A series of four articles in this weeks British Medical
Journal, almost all in a row, one after the other, made
for interesting reading.
The first was Roche defends buying lavish meals for
doctors at Sydneys restaurants.
The Swiss drug giant Roche, with global annual sales last
year of more than US$28 billion, has been accused of breaching
the pharmaceutical industrys code of conduct in Australia,
by providing lavish meals to doctors at several of Australias
Sales of its anti-cancer drugs have apparently increased
by a staggering 42 per cent between 2004 and 2005. The group
of doctors had been attending a Roche-sponsored scientific
symposium on haematology-oncology treatments.
The industrys code of conduct in Australia states
that for educational meetings directly organised by,
and the responsibility of, companies, all hospitality must
be simple and modest.
Roche spent more than US$49,000 on one meal for almost 300
people at the exclusive Guillaume at Bennelong restaurant,
in the Sydney Opera House, in July 2005. The restaurant,
one of Australias best, has a menu featuring dishes
like sterling caviar, basil infused tuna, kingfish sashimi,
and the best of Australian and French wines.
At least two other dinners at other exclusive restaurants
were held. At one dinner, partners were present, which is
another no-no according to the code.
Roche claims to be attempting to retrieve payment for those
partner meals, but has so far been unsuccessful. The doctors
involved are now engaged in divorce proceedings.
An ethicist and haematologist (specialist in blood diseases)
from the University of Sydney, Dr Ian Kerridge, said that
lavish wining and dining is still common practice for doctors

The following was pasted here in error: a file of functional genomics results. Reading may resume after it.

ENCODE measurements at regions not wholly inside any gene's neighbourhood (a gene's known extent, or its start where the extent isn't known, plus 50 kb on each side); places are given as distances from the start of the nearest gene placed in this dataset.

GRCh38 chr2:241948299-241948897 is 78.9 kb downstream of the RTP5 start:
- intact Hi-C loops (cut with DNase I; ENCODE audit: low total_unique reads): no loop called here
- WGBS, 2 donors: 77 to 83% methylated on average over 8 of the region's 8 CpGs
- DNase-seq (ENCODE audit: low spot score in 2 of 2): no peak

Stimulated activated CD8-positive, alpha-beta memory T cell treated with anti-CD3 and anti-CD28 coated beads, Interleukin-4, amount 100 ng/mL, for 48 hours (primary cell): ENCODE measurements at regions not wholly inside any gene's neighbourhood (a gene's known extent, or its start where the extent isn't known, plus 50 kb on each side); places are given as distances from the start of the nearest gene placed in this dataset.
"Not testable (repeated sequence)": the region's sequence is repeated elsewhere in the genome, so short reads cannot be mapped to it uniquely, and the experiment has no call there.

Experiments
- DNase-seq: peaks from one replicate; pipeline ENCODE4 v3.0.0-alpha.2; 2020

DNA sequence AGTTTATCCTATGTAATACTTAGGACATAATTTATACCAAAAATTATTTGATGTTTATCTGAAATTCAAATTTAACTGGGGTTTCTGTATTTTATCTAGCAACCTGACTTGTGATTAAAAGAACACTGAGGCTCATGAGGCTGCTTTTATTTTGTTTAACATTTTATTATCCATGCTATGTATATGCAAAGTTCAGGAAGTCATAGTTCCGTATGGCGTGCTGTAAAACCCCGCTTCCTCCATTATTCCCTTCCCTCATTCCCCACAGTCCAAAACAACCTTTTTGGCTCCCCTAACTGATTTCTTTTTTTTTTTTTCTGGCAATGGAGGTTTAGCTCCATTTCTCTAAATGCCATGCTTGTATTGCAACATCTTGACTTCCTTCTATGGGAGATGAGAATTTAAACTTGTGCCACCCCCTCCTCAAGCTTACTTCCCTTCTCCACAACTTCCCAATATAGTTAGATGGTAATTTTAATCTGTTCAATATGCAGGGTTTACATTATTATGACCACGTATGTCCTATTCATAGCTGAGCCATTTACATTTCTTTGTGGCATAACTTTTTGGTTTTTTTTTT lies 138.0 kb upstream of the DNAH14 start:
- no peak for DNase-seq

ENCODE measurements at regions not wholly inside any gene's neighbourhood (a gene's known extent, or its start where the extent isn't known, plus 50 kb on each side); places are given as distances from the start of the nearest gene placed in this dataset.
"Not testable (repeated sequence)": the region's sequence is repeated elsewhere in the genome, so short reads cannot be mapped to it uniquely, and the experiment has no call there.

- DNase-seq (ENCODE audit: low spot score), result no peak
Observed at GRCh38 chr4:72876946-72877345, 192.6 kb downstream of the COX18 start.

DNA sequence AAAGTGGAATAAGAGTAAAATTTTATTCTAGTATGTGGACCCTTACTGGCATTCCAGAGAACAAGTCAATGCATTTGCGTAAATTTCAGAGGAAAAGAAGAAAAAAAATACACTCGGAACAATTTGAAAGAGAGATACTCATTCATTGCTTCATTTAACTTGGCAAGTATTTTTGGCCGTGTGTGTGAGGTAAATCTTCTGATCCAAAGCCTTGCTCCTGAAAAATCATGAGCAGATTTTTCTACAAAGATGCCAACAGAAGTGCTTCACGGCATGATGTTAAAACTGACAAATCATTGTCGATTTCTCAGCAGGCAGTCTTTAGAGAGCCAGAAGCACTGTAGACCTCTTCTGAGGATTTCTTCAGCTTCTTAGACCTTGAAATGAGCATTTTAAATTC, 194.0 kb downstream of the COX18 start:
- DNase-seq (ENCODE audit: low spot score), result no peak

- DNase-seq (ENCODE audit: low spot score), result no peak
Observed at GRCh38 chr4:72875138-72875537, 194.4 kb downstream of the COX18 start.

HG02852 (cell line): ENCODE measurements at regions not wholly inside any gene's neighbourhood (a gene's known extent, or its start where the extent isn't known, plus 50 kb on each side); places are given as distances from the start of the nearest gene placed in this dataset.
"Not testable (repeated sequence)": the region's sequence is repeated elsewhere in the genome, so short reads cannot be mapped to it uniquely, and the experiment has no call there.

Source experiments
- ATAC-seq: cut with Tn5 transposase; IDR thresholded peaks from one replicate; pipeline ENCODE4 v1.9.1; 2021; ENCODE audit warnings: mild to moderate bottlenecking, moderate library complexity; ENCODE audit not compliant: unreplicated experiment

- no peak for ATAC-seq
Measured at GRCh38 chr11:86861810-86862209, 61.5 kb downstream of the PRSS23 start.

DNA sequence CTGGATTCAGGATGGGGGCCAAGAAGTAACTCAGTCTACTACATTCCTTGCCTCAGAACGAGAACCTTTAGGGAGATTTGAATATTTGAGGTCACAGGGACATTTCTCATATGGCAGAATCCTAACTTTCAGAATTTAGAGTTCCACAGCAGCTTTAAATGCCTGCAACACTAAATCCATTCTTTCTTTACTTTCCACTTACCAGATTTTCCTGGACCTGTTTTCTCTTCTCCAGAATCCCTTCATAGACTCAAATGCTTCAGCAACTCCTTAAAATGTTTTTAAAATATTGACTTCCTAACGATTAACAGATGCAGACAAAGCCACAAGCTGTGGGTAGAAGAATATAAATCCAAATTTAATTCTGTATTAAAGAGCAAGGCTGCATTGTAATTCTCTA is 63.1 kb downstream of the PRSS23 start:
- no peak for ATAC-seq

who prescribe expensive cancer drugs. He says that such
events are designed to build trust with doctors and ultimately
make them less rigorously critical of industry-sponsored
The second article is headed More evidence suggests
that PSA testing leads to over diagnosis of prostate cancer.
Seems that the PSA test, widely used by some doctors to
diagnose cancer of the prostate, is a bit, to put it mildly,
oversensitive. In other words, it can diagnose cancer where
there is none.
In the study done at Cambridge University in England, up
to 40-64 per cent of the PSA-detected cases were estimated
to be over-diagnosed.
PSA testing was undoubtedly detecting cancers that would
not reveal themselves in the lifetime of the individual,
said Dr Muir Gray, director of the National Screening Committee.
Why test then? Ask the company that sells the test to doctors.
And ask the doctors themselves. Were they taken to dinner?
The third article, Vitamins promoter goes on trial
for fraud, is about an alternative medicine doctor
blamed for the death of a nine-year-old boy with bone cancer.
He has gone on trial for fraud in Germany after he convinced
the boys parents to use a miracle cure
rich in vitamins and to reject conventional medical treatments.
In early 2004, the parents of Dominik Feld ended the boys
course of chemotherapy and refused to allow hospital doctors
to amputate his infected leg in an effort to save him, switching
to Dr Raths vitamin treatment instead. He died soon
In the face of all the eagerness to take vitamins, next
came an obscene report from the United Nations that more
than 300 million children in poor nations are chronically
The condition can lead to tragic irreversible mental stunting
and lower IQs, and it can impair capacity to learn, a report
by the World Food Programme says. Really?
According to UN expert bodies, about 135.5 million underweight
preschool children have mental damage, and about 32 per
cent are moderately or severely stunted and may never achieve
their full mental capacity.
Each year almost six million children under five years die
of factors linked directly to undernutrition, the
report says, adding that hunger causes widespread physical
and mental damage in the children who survive.
Does this make you wonder about some of the big boys
and big girls in T&T?
Interestingly, data compiled show that despite the robust
economic growth in 1995-2003, India had 55.3 million malnourished
children under five years of agethe worlds largest
number of cases.
In the same period, Pakistan had 8.7 million, Ethiopia 5.8
million, Indonesia 3.9 million, the Congo 3.1 million, Sudan
1.9 million, Uganda 1.2 million, Brazil 950,000 and Mexico
Hungry children become damaged adults with limited
opportunities and capacities, who end up having hungry children
of their own, says the UN.
The solution seems simple. Take them all to dinner and give